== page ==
Cycling is a great activity for the whole family.

Bikes offer teenagers more freedom and independence, which is increasingly important given that children are afforded far less roaming distance than a generation or two ago.

For younger children, learning to ride a bike without stabilisers is definitely one of life’s early milestones. Smart trikes, a pushchair with pedals, are often the first cycle a baby experiences. Many combine a shopping bag and sunshade and can be converted as a child grows and is more mobile.

Toddler balance bikes are a relatively new idea in the UK. They don’t have pedals or a drive chain, so it’s all about foot propulsion and learning to steer. Most balance bikes are designed for children of two and over and are made of wood or metal. Choose a balance bike that allows your child to put their feet flat on the floor. Look for a height adjustable model so your child gets some use out of it before progressing on to a pedal cycle.

It’s best, if you can, to buy your children’s bikes from a specialist cycle shop which can make sure that you buy the right size and that the
bike is suitably lightweight but robust. Don’t buy by age range as this is often both too wide and unreliable.

Measure your child’s height and inside leg before going to choose a cycle as this helps the shop staff narrow down your choices depending on wheel size and wheelbase. Wheels, and hence bike sizes, normally start at 14 inches and then go up in two inch increments, with the largest being 26” or 27”, sizes which also suit many adults. Buy the biggest wheel size that your child can comfortably fit on. This tends to be about the same as their inside leg measurement, but just like clothing, sizes vary according to style and brand. You also want to look for a short crank and narrower pedal tread, both of which make a bike easier to ride for children.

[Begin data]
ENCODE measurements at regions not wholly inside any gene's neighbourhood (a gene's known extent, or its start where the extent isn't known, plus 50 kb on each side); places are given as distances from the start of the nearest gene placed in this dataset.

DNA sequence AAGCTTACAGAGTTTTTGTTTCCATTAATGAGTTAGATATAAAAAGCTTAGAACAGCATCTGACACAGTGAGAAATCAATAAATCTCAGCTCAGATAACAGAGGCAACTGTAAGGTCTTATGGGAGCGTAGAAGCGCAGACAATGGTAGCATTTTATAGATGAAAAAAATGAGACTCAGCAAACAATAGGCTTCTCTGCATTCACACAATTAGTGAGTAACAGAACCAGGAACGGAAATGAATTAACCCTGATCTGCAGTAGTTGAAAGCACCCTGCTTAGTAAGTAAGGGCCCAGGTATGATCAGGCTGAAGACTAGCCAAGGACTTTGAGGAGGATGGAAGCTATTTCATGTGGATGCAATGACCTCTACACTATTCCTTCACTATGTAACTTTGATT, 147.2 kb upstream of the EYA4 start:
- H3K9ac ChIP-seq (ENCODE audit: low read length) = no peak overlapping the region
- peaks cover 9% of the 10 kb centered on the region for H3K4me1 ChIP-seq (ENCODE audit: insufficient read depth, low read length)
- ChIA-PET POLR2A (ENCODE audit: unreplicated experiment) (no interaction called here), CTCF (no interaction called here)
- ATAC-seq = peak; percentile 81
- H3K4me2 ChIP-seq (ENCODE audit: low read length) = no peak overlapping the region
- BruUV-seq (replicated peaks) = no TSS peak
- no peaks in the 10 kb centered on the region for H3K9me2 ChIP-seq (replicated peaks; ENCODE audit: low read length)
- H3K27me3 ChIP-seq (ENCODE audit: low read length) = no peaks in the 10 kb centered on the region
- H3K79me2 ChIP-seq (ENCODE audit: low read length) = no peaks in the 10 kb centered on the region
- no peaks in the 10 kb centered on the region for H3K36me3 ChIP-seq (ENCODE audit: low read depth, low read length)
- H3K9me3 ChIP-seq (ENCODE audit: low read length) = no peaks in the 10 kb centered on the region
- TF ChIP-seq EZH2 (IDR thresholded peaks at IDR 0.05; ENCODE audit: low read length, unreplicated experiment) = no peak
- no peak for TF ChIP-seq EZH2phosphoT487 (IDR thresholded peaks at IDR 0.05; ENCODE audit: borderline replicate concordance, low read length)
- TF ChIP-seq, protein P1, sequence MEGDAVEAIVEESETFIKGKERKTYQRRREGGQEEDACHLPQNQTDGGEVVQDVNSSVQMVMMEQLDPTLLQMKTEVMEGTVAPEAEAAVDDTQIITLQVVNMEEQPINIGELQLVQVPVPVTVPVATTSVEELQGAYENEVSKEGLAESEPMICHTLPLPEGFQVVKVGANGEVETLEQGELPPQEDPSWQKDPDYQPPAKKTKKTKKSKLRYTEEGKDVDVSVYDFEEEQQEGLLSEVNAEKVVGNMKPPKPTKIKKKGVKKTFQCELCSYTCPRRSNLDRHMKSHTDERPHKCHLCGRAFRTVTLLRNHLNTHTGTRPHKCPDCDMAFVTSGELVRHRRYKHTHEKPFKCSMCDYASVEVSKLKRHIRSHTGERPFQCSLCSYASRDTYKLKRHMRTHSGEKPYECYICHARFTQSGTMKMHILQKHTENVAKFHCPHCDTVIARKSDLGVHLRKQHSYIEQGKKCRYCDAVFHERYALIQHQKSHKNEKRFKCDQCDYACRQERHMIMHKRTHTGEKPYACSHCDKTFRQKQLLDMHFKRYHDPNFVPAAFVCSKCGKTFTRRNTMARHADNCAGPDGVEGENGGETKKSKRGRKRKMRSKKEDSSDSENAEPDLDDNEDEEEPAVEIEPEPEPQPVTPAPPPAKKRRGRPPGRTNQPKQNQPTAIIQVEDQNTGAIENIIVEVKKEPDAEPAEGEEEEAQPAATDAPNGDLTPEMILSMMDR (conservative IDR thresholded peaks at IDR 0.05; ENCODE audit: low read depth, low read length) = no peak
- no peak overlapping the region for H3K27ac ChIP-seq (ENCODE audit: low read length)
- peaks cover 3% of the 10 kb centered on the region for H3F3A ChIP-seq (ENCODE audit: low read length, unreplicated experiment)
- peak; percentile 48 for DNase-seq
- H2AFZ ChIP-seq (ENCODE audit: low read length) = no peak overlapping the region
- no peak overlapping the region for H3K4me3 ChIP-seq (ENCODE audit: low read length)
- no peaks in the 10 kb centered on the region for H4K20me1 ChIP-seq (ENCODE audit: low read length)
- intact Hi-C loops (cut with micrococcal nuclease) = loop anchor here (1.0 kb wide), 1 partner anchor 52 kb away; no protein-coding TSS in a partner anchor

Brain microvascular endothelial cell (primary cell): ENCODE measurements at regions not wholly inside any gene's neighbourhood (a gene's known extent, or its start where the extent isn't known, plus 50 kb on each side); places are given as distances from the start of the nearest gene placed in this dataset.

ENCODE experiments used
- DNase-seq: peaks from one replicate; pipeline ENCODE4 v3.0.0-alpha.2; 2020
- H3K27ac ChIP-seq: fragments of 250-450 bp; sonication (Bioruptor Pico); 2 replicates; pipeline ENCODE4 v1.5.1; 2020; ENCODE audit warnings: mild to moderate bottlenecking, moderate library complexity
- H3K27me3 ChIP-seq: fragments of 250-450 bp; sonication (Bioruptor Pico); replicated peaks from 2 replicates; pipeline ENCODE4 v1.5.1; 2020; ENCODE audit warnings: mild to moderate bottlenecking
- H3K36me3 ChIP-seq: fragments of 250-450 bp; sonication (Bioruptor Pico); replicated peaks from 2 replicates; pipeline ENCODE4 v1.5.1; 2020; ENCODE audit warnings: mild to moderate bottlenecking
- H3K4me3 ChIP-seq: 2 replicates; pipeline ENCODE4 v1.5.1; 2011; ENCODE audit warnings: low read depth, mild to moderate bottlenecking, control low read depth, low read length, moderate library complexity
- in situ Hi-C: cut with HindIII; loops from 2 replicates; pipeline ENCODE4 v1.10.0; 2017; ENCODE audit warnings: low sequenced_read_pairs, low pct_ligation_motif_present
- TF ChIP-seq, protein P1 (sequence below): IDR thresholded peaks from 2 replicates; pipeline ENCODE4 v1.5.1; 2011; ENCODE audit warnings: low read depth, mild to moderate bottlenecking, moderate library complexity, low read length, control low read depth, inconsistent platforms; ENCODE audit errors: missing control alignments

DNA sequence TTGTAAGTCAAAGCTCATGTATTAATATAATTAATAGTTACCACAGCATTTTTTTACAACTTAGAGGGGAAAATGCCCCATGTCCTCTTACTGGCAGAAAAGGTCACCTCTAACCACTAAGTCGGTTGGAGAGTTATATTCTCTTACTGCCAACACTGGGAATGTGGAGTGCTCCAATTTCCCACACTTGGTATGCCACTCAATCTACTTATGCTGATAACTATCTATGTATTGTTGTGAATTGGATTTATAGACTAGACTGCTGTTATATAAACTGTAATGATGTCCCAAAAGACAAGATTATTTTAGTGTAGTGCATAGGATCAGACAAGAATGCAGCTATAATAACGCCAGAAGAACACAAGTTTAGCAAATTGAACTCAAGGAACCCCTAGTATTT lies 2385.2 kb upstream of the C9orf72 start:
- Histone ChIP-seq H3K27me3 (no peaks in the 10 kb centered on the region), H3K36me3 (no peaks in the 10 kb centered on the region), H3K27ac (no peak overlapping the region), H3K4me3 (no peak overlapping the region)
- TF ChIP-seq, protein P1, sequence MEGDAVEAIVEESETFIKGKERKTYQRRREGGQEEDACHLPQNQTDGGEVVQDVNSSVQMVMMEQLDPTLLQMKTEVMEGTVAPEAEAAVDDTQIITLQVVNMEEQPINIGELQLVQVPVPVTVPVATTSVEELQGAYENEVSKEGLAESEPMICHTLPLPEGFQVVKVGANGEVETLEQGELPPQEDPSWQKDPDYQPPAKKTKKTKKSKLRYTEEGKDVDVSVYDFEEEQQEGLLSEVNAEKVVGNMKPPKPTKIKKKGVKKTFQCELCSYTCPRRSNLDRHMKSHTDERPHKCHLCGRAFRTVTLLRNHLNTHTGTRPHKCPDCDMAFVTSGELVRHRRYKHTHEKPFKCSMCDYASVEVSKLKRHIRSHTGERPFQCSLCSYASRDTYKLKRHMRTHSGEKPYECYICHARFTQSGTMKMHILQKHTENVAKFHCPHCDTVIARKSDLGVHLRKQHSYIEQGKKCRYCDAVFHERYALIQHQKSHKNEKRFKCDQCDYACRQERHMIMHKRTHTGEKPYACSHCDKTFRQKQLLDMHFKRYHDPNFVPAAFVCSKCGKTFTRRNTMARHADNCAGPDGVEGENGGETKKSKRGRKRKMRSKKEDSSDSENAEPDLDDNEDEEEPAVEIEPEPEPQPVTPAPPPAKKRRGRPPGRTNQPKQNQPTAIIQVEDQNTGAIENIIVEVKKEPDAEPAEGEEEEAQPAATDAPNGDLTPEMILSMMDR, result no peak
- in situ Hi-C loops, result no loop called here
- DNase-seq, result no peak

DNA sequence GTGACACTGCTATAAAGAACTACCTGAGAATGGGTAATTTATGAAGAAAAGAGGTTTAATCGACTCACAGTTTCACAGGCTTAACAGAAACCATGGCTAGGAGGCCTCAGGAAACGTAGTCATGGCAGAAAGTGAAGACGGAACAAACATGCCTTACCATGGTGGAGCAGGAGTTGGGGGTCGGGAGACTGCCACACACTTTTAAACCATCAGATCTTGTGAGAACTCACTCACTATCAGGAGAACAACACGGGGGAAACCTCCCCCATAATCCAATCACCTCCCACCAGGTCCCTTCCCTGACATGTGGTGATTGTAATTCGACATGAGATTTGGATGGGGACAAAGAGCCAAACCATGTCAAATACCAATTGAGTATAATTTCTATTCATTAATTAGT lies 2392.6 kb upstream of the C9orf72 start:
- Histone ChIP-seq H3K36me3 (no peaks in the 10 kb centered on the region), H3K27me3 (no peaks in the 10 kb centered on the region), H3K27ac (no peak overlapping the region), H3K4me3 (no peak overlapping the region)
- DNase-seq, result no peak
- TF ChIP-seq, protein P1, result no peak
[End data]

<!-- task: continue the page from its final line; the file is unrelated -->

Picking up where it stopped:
Often, kids’ bikes are designed to be cheap, but that means that they can be too heavy and badly designed. Specialist brands like Frog Bikes and Islabikes combine thoughtful design with attractive colourways.

If you buy second-hand or get a family hand-me-down, it’s worth having a service and safety check at specialist dealer. Safety equipment like helmets and elbow pads should always be bought new in case prior damage compromises safety performance.

Rather than riding on the roads, there are plenty of safe places to ride, from disused railway lines and the beach boulevard to BMX parks and mountain bike trails to enjoy as a family. You can find more of these at

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